TONYS: ANOTHER REASON FOR MAKING WHOOPI
Whoopi Goldberg has been selected to host the 62nd annual Tony Awards -- Broadway's version of the Oscars -- at New York's Radio City Music Hall next month. Her selection ends a two-year experiment to streamline the awards ceremony by eliminating the hosts. Far from boosting ratings, however, the revamped awards show, televised annually by CBS, drew the Tonys' smallest audience ever last year. In a statement, Goldberg said, "I love Broadway and I'm thrilled to be doing anything for the first time. I'm gonna have a blast." Tony nominees are due to be announced next Tuesday.
INTERNET BECOMES SOAP BOX FOR SNL COMMENTS
Producers of NBC's Saturday Night Live are giving political satire, long a staple of the show, a home of its own on the Internet. Broadcasting & Cable reported on its website today (Friday) that NBC plans to gather a plethora of SNL sketches together to form a site where visitors can view performances by their favorite impersonators of politicians -- and the guest appearances of the politicians themselves. The site will also reportedly include interactive elements, allowing, for example, visitors to vote -- not for the candidates but for the SNL performers playing them. It was not clear whether the site is intended to be permanent or whether it will exist only through the duration of this year's election campaign.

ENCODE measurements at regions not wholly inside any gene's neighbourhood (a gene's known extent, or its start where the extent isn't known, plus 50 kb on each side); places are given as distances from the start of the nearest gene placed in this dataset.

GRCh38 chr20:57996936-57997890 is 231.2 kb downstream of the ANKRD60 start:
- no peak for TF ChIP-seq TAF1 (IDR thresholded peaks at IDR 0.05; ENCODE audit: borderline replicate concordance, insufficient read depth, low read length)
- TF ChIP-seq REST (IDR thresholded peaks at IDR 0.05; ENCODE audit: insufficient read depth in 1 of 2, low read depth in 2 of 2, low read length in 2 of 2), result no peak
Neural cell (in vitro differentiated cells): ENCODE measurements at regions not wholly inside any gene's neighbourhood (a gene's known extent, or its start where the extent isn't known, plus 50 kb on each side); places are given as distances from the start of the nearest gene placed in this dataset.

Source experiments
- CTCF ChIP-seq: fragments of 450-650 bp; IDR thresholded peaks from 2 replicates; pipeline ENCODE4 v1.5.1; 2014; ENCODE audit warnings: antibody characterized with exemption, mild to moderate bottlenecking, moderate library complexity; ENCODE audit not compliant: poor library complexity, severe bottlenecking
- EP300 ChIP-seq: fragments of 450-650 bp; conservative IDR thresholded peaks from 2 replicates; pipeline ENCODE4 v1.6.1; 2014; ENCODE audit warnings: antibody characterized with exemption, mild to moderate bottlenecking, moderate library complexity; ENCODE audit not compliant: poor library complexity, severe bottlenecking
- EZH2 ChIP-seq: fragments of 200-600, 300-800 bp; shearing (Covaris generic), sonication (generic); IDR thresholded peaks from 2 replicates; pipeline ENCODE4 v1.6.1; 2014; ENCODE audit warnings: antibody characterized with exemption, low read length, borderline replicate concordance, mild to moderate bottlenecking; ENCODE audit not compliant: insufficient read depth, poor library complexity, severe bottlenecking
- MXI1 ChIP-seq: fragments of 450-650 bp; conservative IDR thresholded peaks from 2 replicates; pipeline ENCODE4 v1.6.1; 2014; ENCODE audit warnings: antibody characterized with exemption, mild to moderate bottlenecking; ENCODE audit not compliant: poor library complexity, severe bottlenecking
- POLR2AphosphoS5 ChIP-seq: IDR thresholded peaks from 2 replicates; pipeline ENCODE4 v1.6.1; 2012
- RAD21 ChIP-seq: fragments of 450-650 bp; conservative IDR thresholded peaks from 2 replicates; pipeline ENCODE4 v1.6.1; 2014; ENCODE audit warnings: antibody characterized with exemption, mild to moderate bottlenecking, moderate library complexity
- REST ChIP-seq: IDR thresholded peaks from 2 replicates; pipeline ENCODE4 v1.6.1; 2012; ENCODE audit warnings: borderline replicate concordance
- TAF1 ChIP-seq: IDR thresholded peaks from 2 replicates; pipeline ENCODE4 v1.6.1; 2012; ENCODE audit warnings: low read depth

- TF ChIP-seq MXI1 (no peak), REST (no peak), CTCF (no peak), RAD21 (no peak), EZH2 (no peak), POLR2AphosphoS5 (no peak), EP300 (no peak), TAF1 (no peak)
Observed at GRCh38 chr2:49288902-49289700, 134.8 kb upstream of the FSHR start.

FCC MAY PROBE MILITARY-ANALYST-GATE
FCC Chairman Kevin Martin said Thursday that the commission is "looking into" complaints that the television news networks violated FCC rules when they presented military analysts on their news programs who had ties to military contractors and who had received "talking points" from the Pentagon. Asked about a letter sent to him by Michigan Congressman John Dingell, chairman of the House Telecommunications Subcommittee, asking for an investigation of the matter, Martin told reporters that he is already looking into the matter and would soon announce whether he believed it warranted a full probe.
DESPITE STORMY RELATIONS AT ABC, MCPHERSON TO REMAIN
Despite industry rumors that his relationship with Disney executives had deteriorated and that he was on the way out, ABC Entertainment President Steve McPherson on Thursday was reported to have signed a new four-year contract with the Disney-owned television network. Terms of his deal were not disclosed. McPherson is credited with bringing such hit shows as Grey's Anatomy and Lost to the network.
NBC COMPARES APPLES WITH APPLES
NBC, which last year, refused to continue providing television shows for sale on Apple's iTunes Store, has begun making full episodes of The Office and 30 Rock available to users of Apple's iPhone. The shows can only be viewed via a wireless connection; AT&T's Edge broadband service, the default service on U.S. iPhones, is too slow to allow acceptable video images to be presented. The shows are currently available on the iPhone without charge and ad free.